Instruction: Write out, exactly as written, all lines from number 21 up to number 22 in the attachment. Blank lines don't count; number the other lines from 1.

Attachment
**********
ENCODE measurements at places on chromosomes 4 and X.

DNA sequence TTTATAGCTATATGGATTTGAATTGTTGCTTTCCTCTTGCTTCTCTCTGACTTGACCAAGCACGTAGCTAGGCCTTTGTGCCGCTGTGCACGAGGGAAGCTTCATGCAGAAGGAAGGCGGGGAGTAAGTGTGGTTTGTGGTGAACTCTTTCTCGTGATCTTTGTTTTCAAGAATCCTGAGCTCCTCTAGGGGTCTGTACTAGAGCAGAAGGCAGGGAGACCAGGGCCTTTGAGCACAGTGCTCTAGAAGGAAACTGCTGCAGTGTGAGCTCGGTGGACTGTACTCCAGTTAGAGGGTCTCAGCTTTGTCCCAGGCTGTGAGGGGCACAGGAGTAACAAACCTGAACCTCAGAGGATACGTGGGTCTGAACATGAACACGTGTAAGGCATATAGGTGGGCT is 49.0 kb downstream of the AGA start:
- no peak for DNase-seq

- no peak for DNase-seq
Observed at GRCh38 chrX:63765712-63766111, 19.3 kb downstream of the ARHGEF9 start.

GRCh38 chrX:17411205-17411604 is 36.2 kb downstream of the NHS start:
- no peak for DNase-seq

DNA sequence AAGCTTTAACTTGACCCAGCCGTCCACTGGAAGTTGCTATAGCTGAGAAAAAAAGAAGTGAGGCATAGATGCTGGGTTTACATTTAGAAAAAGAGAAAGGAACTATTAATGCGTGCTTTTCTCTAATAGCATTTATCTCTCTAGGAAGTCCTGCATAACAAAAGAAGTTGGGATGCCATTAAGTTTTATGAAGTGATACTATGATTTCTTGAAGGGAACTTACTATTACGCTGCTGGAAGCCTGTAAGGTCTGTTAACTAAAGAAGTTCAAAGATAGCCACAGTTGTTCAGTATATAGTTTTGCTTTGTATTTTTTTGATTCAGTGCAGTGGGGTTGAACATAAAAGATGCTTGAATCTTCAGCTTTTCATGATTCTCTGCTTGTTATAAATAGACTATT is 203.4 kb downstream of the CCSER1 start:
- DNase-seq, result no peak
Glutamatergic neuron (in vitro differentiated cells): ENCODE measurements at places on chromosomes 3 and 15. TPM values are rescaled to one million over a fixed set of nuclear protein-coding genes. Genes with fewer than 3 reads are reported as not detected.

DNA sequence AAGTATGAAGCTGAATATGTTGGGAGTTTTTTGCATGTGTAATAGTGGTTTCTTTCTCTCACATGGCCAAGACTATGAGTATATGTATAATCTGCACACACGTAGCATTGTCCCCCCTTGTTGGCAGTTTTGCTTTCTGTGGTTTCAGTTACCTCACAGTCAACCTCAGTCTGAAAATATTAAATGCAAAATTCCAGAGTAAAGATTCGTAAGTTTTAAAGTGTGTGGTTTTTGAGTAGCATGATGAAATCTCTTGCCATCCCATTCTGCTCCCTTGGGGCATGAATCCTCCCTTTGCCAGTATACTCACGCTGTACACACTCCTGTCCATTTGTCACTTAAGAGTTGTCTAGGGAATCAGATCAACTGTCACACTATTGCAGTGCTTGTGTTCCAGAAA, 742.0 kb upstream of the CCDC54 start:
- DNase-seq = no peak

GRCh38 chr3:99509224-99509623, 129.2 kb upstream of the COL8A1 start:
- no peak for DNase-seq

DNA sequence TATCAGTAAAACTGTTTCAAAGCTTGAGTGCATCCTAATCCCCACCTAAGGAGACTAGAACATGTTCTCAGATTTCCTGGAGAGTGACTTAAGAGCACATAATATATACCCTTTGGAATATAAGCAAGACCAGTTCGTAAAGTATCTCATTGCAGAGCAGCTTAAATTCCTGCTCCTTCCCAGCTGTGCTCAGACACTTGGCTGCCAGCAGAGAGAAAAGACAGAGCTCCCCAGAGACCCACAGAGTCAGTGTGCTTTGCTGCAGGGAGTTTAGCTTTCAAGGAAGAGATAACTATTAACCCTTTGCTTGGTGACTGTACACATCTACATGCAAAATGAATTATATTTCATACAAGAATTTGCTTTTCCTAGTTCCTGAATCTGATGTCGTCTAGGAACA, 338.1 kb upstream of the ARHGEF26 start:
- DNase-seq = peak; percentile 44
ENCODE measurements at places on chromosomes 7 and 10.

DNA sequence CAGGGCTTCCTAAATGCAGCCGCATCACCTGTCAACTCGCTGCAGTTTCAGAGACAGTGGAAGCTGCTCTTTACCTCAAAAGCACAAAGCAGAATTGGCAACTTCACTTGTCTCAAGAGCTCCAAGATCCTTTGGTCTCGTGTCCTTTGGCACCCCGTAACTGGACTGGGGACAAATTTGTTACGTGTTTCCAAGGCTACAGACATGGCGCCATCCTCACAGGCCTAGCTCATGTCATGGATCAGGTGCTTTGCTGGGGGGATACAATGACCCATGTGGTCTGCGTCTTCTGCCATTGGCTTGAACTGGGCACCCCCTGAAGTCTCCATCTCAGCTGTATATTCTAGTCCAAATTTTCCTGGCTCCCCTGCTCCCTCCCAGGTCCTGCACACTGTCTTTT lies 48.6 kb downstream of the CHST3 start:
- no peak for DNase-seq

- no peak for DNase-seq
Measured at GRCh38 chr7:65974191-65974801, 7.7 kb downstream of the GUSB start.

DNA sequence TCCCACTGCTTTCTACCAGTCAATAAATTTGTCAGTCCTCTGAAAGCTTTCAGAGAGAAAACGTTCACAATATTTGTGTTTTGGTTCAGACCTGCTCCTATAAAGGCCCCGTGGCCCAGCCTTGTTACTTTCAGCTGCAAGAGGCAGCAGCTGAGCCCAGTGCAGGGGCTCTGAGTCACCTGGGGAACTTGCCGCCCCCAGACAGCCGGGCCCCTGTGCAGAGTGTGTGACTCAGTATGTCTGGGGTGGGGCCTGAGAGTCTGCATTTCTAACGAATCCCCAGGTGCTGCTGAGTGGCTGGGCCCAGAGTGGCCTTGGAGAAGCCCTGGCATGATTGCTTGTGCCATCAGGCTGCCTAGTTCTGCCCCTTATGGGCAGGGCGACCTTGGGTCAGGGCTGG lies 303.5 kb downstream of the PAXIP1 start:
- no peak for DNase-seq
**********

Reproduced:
Measured at GRCh38 chr7:65974191-65974801, 7.7 kb downstream of the GUSB start.

DNA sequence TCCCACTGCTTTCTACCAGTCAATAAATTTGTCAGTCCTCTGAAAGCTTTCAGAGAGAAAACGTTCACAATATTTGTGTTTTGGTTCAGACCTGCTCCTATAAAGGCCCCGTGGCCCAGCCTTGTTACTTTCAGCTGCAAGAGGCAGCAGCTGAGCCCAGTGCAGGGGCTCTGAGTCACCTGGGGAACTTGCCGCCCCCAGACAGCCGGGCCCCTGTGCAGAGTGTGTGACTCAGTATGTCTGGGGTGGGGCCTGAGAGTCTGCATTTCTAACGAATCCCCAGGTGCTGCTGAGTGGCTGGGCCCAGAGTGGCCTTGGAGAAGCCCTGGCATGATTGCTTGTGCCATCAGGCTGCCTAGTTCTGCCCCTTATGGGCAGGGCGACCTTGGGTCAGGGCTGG lies 303.5 kb downstream of the PAXIP1 start: